Vail’s opening day delay not a surprise |

Vail’s opening day delay not a surprise

Snow guns sit idle on Golden Peak Monday in Vail. Vail is delaying its opening, which was scheduled for Friday, to Nov. 25.
Chris Dillmann | |

VAIL — As parts of the state approached record high temperatures on Tuesday, Vail Resorts announced Vail Mountain’s opening would be pushed back by one week.

Targeting Friday, Nov. 25 as an opening date for Vail, a news release from Vail Resorts said Beaver Creek’s opening is still on for Wednesday, Nov. 23, and Keystone will open on Vail’s originally scheduled opening day of Friday, Nov. 18. Copper Mountain is also scheduled to open on Friday, Nov. 18, and Breckenridge will open on Saturday, Nov. 19.

Vail reached temperatures in the mid-60s on Tuesday, and downvalley in the town of Eagle, thermometers were showing temps above 70. Vail skier David Ruttum spend the day on his bike, in shorts and a short sleeved shirt.

“I’m not worried about it yet,” he said of the weather. “If it gets to be December and there’s still no snow, then I’ll worry. But for now what am I going to do, sit at home and wish for snow?”

Vail skier Cesar Hermosillo has spent the last few Opening Day Eves camping out near Chair 8 in Vail. He said this year, he had already planned on heading out to Keystone instead of Vail this week, even before hearing Tuesday’s announcement.

“I was pretty sure there would be no way Vail could open on Friday,” Hermosillo said. “I grew up here so I’ve seen it before; it will snow. They’re already saying there could be snow on the way yet this week.”


Thursday’s forecast calls for snow and the colder temperatures necessary for making snow. Vail Chief Operating Officer Chris Jarnot said the shift in weather pattern will assist with snowmaking efforts; Jarnot compared the current conditions what we saw in the early part of the 2007-2008 season.

“The resort went on to receive more than 100 inches of snow by Dec. 12, (2007),” Jarnot said, “contributing to a well-above-average snow year.”

In the early season, Lionshead businesses often see more walk-ins when the resort opens with man-made snow on Born Free, a Lionshead run. Lionshead ski shop operator Jay Lucas said while the lack of snow makes him a little nervous, it hasn’t gotten to the point where his bottom line is affected.

“Reservations are still good around the holidays,” Lucas said. “We’ll have to wait and see what happens in December and with Birds of Prey at the end of November, but so far I’m not too worried about it … I’ve been here 28 years and I have seen the hill open late one or two times before.”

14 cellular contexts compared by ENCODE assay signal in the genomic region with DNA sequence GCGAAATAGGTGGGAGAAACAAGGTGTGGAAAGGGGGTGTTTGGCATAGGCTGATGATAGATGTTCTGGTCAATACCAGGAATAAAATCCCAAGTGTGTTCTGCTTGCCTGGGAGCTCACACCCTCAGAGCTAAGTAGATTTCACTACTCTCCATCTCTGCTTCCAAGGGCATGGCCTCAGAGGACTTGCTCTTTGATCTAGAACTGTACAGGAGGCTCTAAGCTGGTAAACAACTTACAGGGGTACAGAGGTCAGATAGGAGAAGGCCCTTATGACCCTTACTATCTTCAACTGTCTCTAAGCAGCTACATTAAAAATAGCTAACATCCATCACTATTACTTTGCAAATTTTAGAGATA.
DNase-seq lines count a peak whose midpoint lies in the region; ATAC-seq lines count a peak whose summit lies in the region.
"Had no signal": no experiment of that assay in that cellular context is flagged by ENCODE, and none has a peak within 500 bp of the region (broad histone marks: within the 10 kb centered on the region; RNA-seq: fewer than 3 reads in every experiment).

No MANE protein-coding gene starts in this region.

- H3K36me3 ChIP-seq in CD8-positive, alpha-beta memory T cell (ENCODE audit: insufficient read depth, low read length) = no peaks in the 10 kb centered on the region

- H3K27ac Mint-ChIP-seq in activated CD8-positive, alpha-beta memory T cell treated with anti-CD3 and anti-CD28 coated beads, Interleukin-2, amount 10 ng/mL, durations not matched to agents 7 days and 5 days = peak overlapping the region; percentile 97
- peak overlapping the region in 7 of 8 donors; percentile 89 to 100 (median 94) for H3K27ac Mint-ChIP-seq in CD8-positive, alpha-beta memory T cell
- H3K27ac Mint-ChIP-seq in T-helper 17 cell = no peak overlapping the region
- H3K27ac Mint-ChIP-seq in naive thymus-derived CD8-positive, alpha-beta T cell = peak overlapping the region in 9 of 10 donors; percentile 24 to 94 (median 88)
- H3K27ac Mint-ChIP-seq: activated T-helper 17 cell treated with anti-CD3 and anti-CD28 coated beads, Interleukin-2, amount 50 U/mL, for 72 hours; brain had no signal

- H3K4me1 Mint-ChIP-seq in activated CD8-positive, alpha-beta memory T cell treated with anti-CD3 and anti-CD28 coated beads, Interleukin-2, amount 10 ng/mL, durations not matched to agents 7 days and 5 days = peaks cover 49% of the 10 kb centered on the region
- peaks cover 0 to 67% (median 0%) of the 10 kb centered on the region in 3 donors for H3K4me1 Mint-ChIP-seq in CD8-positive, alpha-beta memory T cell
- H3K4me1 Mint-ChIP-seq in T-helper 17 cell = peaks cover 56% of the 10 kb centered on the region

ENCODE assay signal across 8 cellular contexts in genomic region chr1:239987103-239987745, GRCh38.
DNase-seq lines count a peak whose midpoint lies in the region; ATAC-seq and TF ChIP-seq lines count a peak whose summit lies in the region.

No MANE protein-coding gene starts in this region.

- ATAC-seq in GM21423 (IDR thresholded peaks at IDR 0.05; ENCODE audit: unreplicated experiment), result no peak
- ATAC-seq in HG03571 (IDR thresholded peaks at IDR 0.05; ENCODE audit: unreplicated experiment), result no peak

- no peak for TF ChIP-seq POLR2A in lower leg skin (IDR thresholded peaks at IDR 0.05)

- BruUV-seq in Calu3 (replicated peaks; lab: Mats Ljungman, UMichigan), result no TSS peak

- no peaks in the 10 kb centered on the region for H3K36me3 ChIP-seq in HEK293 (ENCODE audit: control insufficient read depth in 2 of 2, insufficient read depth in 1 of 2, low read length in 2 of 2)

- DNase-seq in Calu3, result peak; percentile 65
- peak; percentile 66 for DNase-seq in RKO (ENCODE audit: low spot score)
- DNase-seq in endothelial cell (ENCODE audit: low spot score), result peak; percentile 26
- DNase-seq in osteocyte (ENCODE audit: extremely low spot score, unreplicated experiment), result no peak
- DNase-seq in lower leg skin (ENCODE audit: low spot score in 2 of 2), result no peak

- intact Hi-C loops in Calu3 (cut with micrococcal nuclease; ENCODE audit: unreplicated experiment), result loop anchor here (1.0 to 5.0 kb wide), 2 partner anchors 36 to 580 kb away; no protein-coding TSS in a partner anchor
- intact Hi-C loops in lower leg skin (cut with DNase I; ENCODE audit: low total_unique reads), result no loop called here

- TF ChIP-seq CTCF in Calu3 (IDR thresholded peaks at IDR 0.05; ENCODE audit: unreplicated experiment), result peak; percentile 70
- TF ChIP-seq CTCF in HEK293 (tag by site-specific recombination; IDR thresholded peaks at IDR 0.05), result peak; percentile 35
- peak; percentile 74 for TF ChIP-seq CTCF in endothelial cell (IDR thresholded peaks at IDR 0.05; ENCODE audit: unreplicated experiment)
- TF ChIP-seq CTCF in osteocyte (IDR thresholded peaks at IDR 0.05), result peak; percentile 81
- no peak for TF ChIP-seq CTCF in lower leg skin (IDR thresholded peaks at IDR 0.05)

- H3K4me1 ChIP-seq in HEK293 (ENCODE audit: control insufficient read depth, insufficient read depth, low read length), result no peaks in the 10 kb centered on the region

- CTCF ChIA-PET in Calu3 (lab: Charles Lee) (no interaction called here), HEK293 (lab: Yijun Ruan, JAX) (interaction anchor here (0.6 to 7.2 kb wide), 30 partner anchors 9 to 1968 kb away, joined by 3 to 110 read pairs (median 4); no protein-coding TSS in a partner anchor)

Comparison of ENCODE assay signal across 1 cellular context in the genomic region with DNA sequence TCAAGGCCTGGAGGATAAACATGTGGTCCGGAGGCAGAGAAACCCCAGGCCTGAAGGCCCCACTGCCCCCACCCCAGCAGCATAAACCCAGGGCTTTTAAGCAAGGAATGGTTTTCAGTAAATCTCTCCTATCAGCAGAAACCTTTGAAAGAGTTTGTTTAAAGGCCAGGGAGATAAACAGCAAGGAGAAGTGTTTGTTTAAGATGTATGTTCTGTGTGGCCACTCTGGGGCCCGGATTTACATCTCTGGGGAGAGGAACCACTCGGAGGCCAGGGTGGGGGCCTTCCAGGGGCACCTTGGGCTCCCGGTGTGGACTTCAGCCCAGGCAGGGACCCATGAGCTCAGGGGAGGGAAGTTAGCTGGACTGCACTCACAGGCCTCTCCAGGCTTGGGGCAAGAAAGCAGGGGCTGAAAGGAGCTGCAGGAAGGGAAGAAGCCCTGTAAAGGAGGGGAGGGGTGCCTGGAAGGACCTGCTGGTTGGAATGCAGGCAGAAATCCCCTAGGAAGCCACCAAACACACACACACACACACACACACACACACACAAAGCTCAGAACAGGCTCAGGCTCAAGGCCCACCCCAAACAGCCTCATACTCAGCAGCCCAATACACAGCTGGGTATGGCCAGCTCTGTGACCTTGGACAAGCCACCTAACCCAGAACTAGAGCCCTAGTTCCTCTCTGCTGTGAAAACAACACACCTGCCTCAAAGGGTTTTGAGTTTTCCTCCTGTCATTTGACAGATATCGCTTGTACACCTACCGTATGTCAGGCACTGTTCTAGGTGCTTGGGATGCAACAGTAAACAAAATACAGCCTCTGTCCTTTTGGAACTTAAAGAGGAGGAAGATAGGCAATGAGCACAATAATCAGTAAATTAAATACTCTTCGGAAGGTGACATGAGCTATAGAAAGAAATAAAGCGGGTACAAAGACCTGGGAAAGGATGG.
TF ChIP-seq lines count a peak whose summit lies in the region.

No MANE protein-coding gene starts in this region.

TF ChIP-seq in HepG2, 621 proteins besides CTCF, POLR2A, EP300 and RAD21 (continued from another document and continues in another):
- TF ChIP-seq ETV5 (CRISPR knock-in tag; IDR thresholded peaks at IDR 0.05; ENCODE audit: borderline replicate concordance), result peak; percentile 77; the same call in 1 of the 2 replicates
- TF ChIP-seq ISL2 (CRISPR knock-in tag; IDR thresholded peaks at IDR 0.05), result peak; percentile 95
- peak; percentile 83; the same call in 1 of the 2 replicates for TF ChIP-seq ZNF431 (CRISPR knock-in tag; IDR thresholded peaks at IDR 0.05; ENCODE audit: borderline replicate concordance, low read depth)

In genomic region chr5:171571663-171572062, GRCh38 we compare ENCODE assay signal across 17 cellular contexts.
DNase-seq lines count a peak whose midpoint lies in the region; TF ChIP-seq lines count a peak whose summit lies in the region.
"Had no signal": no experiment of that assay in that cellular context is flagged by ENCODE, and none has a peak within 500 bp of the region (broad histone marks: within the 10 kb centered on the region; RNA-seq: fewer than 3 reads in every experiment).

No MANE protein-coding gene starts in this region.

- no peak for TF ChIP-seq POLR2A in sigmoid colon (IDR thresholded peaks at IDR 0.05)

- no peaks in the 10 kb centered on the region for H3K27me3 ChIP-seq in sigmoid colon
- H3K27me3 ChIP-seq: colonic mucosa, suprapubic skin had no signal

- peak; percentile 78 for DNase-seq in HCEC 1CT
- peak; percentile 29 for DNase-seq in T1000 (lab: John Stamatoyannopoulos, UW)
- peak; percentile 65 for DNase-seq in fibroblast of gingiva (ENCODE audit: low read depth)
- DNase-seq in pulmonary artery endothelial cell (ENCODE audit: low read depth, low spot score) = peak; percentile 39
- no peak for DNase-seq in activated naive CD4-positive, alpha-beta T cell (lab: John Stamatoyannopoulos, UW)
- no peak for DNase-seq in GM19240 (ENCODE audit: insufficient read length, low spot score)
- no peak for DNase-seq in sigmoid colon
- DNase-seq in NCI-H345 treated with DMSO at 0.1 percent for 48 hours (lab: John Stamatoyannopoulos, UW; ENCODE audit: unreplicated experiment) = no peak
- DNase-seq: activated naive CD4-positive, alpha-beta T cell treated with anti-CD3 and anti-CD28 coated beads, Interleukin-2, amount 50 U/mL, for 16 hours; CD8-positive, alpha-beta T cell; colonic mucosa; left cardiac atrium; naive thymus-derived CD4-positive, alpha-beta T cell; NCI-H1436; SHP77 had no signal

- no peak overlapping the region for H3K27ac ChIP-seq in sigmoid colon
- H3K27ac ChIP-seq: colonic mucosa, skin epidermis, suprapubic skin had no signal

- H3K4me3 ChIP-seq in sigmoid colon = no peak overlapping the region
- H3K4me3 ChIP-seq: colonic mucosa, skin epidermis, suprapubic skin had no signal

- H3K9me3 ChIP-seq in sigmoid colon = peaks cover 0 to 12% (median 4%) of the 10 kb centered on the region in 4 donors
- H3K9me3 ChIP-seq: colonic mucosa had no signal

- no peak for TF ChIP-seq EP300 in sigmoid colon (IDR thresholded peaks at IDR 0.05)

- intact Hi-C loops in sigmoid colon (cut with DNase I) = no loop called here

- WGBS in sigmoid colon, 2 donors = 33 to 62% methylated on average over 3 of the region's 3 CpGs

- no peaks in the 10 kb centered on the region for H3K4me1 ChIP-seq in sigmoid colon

Following the announcement from Vail Resorts, the Vail Valley Foundation issued their own statement about the Birds of Prey World Cup ski racing event, scheduled from Nov. 29 – Dec. 4.

“Despite unseasonably warm temps in the Rockies this November, the Audi Birds of Prey World Cup race week is currently planned to continue as normal,” the statement read. “We will have more detail after snow-control day on Friday, Nov. 18.”

In order for a World Cup race to take place, a positive snow control report must be issued by the International Ski Federation. Snow control reports are generally undertaken 10 days before a competition, but the International Ski Federation can postpone the control days to give local organizing committees the maximum amount of time to prepare the slope while still being able to guarantee an event, Jenny Wiedeke with the International Ski Federation said Tuesday.

“Such postponements normally depend on weather forecasts, snow making ability, etc.,” Wiedeke added.

The snow control for the Lake Louise men’s World Cup, scheduled for Nov. 26-27, is currently facing such a postponement, and a final decision is there is expected for some time Wednesday, Nov. 16, the International Ski Federation said on Tuesday.

A women’s World Cup in Killington, Vermont, is also scheduled for the weekend of Nov. 26-27. The International Ski Federation said on Monday that Killington’s official snow control is also scheduled for Nov. 18, and with more than 75 percent of the slope covered, organizers are optimistic the races there will take place as scheduled.

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